Others dispute whether not having the average political knowledge of an 18 year-old is a good reason for exclusion, given the double-standard of how adults don't have to prove some level of political knowledge before voting.[3] Additionally, not every voter is expected to know about every issue, but the wisdom of the crowd from different expertise and life experiences is what contributes to a healthy and informed citizenry, including perspectives that are unique to those under 18.[3] Most people use heuristics (political party, endorsements, etc.) to decide who to vote for, there's evidence that heuristics can be a more effective approach in voting rationally than a detailed issue-by-issue analysis of each candidate in each race.[3] Additionally, while prior knowledge and experience can provide greater understanding, it can also lead to less informed decision-making by closing an otherwise open mind.[3]

Some scholars advocating for a further reduced voting age, promote the idea that it should be always be optional below a certain age, so that those who feel they don't know enough yet aren't forced to participate until they want to.[9]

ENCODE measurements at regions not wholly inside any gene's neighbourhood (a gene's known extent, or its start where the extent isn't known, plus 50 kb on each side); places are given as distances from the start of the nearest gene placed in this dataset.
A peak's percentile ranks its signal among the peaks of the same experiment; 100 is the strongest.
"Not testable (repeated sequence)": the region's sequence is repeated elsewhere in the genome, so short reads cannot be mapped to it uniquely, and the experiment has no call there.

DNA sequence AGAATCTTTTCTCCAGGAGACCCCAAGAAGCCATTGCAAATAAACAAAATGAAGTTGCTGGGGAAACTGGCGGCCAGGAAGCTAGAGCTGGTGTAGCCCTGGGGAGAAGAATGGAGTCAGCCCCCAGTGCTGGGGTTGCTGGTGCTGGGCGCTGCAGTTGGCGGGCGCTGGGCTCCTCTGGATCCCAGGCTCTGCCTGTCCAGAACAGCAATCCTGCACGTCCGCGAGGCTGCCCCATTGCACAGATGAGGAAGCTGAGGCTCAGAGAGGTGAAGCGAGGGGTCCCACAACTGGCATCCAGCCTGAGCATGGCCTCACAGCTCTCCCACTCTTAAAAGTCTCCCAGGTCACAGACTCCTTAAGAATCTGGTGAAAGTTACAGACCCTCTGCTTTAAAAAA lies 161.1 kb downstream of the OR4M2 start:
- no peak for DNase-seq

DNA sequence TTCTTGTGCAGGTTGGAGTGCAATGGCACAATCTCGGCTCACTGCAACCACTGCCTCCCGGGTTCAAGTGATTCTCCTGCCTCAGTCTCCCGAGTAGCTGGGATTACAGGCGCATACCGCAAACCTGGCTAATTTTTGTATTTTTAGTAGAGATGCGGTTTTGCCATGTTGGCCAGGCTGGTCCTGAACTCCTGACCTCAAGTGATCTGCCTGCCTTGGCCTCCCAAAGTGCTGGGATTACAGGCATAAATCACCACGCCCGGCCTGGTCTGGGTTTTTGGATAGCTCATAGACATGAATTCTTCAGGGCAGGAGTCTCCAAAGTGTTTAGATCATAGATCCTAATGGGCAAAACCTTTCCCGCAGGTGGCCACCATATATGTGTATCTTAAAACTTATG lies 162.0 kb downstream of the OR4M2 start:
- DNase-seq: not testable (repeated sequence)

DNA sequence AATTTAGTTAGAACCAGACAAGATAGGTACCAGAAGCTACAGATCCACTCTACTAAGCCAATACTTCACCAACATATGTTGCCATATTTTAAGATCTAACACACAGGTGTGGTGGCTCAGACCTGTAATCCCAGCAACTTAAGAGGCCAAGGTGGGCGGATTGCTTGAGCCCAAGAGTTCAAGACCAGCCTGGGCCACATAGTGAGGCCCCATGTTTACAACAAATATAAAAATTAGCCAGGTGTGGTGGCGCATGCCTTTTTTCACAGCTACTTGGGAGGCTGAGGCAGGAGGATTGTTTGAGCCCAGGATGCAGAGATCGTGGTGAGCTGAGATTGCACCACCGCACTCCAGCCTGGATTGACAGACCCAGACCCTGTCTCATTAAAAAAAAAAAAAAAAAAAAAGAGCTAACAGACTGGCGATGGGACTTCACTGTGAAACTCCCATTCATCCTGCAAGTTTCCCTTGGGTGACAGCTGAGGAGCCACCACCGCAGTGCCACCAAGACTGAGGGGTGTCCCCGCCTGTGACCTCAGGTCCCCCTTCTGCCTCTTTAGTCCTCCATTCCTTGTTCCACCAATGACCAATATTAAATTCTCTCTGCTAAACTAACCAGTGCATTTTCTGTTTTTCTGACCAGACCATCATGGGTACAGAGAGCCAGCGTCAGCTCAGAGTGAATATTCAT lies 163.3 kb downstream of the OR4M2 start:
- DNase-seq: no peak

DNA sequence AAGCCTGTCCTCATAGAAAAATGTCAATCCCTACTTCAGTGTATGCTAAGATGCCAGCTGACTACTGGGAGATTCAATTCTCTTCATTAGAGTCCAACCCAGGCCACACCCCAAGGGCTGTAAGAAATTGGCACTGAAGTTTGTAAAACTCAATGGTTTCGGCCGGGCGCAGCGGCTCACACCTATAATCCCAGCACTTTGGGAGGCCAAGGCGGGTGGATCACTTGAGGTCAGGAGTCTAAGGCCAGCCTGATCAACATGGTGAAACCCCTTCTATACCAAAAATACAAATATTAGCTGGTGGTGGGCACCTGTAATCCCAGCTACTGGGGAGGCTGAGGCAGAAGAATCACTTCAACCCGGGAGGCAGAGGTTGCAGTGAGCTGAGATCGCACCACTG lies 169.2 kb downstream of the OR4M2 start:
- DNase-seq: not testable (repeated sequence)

Youth activism

Main articles: Youth activism and Student activism

Youth and student activists have a long history of learning about and advocating for more inclusive futures, so young advocates have begun asking for the ability to vote on some or all issues.[10][11]

Independence from peers and parents

Parents have not been shown to have influence over youth voting behavior in studies of countries where the vote has been given to 16-year-olds, just as this fear didn't manifest when women were given the right to vote.[8][12] Likewise, peer pressure has been shown to have no greater influence on teens than on adults when it comes to voting.[13]